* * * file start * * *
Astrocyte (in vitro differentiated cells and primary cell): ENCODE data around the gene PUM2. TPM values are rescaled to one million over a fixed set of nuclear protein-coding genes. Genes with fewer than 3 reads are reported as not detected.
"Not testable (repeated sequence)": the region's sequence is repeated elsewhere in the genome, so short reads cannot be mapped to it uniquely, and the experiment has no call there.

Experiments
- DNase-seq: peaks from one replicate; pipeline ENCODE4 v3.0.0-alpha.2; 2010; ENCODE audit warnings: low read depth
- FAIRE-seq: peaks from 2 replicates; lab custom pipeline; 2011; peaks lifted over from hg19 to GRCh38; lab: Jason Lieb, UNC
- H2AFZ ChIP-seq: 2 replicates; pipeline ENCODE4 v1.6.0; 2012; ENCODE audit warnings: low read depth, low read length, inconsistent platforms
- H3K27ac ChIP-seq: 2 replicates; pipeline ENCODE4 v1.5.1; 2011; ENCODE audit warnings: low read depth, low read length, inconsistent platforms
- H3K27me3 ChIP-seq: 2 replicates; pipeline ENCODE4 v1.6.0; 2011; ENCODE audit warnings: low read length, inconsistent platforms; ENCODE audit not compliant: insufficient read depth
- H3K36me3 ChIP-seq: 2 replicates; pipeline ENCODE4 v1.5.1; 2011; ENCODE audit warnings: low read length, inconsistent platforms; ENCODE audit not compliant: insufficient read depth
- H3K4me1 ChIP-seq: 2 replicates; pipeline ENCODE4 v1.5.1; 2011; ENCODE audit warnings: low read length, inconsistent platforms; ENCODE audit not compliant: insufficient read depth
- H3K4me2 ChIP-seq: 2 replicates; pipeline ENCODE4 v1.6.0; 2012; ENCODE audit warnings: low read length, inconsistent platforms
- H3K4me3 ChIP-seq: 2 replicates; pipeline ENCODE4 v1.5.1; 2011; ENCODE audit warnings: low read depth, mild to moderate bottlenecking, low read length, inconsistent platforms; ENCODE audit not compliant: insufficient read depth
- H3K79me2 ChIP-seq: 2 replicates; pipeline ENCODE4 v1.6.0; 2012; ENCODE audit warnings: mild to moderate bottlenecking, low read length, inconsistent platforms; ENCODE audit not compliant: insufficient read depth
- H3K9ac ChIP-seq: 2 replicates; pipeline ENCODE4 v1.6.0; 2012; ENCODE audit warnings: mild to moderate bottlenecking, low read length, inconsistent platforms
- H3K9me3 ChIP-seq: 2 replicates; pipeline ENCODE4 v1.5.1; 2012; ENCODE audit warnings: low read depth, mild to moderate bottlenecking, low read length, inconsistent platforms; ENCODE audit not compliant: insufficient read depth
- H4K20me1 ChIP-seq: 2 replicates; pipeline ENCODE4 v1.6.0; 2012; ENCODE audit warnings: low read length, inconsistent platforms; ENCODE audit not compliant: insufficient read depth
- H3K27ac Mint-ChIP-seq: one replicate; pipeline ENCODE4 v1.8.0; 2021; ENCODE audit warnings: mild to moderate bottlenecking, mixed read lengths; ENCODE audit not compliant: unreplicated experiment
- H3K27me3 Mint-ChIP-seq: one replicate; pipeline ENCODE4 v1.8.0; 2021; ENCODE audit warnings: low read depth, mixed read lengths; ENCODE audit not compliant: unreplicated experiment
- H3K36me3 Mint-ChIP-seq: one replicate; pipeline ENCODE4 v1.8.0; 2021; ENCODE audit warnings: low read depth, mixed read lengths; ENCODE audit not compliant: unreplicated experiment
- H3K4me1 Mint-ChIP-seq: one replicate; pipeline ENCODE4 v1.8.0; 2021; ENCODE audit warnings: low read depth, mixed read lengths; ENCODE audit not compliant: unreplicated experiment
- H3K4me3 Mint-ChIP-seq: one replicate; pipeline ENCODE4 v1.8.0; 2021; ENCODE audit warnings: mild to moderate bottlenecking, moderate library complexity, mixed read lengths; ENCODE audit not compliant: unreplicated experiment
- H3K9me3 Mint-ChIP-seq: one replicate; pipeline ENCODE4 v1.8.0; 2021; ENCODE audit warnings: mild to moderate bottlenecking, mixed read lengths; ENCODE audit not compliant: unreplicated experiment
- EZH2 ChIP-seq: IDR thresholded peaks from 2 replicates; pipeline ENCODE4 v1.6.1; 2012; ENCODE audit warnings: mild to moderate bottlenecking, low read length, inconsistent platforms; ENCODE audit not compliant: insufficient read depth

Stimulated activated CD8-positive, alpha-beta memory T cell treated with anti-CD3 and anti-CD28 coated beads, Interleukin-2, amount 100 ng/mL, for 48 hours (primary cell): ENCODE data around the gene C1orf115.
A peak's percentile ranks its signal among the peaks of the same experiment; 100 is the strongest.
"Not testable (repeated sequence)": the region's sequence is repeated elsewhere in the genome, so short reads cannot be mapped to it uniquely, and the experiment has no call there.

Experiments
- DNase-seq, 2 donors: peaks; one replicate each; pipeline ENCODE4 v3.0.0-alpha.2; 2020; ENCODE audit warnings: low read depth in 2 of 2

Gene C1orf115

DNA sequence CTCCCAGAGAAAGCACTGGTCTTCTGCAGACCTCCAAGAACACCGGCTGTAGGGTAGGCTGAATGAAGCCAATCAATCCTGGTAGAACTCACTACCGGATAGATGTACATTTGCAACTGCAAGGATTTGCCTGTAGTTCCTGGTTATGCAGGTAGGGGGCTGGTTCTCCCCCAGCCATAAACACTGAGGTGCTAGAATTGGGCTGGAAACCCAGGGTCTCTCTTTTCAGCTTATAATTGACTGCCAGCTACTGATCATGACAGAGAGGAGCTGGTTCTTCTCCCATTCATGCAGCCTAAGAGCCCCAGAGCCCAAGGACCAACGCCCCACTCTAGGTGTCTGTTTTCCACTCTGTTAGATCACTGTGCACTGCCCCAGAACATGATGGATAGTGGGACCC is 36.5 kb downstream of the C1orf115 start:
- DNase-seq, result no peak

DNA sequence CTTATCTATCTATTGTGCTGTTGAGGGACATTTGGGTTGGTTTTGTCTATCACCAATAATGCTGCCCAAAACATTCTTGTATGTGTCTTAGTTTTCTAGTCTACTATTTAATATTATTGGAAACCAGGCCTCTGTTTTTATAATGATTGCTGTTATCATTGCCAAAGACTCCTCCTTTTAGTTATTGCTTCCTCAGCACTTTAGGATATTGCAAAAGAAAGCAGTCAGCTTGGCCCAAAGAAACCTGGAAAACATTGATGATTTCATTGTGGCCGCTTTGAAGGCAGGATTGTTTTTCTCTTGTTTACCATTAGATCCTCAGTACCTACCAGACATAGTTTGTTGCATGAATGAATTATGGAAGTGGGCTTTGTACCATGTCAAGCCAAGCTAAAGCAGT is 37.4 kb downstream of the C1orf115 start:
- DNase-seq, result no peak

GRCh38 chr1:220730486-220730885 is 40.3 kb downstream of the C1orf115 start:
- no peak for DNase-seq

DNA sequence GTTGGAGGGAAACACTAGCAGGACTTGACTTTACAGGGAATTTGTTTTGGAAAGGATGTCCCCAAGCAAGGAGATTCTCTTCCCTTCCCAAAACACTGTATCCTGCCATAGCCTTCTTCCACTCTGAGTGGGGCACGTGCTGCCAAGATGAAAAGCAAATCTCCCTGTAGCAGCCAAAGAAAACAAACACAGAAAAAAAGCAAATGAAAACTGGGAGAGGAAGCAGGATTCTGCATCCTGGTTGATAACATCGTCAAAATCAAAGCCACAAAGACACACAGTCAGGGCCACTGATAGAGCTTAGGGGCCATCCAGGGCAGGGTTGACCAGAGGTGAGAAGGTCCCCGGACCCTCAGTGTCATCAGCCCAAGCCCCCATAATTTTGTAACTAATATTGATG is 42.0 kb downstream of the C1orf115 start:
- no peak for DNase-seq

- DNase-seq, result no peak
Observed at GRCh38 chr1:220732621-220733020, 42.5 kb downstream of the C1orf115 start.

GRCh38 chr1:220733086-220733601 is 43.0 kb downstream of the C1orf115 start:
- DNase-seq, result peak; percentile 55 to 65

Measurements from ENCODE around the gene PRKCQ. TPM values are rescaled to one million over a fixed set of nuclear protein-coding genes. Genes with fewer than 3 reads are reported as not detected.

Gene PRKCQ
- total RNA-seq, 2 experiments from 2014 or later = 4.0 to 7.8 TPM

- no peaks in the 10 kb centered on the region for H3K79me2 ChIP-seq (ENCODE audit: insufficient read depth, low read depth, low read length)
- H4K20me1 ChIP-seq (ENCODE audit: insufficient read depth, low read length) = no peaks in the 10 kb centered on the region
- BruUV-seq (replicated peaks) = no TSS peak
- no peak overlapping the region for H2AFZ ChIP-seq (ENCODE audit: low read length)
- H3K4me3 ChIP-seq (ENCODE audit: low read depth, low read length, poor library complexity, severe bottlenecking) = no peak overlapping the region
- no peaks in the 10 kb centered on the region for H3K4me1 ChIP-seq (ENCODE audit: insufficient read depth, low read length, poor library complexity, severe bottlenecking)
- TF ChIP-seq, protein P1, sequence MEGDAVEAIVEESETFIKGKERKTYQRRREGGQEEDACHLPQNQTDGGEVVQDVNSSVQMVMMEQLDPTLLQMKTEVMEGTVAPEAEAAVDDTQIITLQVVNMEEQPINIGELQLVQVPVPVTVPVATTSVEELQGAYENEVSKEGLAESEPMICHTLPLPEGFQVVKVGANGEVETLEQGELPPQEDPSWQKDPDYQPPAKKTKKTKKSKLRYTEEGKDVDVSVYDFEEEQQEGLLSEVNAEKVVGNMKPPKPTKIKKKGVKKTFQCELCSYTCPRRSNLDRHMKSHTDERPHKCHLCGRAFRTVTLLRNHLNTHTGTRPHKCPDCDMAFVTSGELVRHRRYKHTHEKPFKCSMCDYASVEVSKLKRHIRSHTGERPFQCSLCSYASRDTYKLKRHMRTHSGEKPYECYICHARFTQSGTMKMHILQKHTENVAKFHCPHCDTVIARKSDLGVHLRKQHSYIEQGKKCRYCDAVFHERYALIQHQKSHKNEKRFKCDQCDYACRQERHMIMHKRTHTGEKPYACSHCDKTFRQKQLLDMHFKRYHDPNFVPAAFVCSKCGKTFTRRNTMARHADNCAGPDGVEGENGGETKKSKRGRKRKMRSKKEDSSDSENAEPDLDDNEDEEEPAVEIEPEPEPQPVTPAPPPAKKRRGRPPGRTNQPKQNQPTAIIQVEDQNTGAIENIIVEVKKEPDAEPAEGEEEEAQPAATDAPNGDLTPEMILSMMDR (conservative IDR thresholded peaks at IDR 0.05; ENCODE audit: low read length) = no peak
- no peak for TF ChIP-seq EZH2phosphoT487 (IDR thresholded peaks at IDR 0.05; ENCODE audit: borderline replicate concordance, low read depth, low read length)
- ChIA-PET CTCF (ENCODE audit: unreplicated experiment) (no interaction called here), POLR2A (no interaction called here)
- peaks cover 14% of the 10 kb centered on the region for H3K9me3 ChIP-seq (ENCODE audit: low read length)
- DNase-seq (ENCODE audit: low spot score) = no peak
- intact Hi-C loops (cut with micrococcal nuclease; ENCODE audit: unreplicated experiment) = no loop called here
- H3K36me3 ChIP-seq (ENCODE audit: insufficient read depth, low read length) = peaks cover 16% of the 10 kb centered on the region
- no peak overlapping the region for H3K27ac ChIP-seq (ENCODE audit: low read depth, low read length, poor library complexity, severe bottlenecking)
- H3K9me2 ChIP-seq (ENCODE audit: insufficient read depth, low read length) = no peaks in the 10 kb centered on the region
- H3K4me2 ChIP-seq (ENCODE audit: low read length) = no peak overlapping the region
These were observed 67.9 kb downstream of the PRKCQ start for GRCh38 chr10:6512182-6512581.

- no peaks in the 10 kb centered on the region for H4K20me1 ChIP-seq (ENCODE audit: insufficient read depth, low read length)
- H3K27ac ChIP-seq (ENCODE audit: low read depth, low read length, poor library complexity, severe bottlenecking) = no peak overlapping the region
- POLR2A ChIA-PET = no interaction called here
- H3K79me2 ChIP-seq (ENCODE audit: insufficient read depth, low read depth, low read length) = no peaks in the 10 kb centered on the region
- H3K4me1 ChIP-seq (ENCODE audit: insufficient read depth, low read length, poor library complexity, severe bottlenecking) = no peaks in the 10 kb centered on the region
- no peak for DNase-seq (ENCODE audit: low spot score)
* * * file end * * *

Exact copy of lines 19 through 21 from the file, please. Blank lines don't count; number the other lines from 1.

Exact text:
- H3K36me3 Mint-ChIP-seq: one replicate; pipeline ENCODE4 v1.8.0; 2021; ENCODE audit warnings: low read depth, mixed read lengths; ENCODE audit not compliant: unreplicated experiment
- H3K4me1 Mint-ChIP-seq: one replicate; pipeline ENCODE4 v1.8.0; 2021; ENCODE audit warnings: low read depth, mixed read lengths; ENCODE audit not compliant: unreplicated experiment
- H3K4me3 Mint-ChIP-seq: one replicate; pipeline ENCODE4 v1.8.0; 2021; ENCODE audit warnings: mild to moderate bottlenecking, moderate library complexity, mixed read lengths; ENCODE audit not compliant: unreplicated experiment